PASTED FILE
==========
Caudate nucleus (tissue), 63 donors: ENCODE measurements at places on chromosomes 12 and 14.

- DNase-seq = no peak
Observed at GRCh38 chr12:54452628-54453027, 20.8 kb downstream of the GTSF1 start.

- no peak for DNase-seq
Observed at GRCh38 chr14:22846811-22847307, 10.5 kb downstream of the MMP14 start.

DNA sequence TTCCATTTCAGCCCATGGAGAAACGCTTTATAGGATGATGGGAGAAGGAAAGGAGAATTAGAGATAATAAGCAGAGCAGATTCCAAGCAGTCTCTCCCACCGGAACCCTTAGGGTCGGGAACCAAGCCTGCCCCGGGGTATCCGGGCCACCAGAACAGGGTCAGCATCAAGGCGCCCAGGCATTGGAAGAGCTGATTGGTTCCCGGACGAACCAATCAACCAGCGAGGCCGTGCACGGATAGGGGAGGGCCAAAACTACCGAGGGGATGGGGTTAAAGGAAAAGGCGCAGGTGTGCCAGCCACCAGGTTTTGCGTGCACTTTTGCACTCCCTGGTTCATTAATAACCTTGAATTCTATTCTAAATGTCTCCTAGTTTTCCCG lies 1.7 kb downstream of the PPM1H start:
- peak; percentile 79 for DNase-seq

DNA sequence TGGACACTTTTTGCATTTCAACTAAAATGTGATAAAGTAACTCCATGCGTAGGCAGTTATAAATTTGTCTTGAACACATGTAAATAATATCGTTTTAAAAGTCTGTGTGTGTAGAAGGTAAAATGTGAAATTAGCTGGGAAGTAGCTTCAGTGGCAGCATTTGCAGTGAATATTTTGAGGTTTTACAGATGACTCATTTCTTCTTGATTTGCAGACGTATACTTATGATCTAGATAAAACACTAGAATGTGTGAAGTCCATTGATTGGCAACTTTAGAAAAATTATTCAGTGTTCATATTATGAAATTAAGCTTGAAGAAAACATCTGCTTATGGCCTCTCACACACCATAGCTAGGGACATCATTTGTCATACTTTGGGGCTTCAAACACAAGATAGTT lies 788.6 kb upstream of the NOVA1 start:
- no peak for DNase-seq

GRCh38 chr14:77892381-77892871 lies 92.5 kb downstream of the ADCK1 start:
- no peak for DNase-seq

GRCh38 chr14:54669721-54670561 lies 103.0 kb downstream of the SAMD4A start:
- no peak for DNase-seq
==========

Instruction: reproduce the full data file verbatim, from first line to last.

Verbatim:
Caudate nucleus (tissue), 63 donors: ENCODE measurements at places on chromosomes 12 and 14.

- DNase-seq = no peak
Observed at GRCh38 chr12:54452628-54453027, 20.8 kb downstream of the GTSF1 start.

- no peak for DNase-seq
Observed at GRCh38 chr14:22846811-22847307, 10.5 kb downstream of the MMP14 start.

DNA sequence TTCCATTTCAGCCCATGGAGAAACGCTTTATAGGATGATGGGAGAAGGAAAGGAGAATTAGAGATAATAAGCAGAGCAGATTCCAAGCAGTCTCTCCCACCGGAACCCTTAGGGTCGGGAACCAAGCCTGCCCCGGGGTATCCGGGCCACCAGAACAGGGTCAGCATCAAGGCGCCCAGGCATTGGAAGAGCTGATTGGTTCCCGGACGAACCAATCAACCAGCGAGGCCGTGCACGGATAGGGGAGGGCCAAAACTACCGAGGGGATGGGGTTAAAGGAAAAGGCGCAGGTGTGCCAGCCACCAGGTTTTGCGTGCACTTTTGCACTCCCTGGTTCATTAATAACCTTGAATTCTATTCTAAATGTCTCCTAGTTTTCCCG lies 1.7 kb downstream of the PPM1H start:
- peak; percentile 79 for DNase-seq

DNA sequence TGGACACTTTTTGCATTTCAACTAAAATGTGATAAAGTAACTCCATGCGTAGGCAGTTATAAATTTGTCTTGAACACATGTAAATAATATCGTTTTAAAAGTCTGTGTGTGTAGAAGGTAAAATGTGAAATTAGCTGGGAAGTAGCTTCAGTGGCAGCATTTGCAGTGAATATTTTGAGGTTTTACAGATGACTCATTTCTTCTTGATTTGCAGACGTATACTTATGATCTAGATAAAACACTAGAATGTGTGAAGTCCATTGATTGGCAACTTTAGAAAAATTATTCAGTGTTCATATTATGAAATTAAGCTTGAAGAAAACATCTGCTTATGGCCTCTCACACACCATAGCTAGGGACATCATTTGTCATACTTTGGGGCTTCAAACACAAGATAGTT lies 788.6 kb upstream of the NOVA1 start:
- no peak for DNase-seq

GRCh38 chr14:77892381-77892871 lies 92.5 kb downstream of the ADCK1 start:
- no peak for DNase-seq

GRCh38 chr14:54669721-54670561 lies 103.0 kb downstream of the SAMD4A start:
- no peak for DNase-seq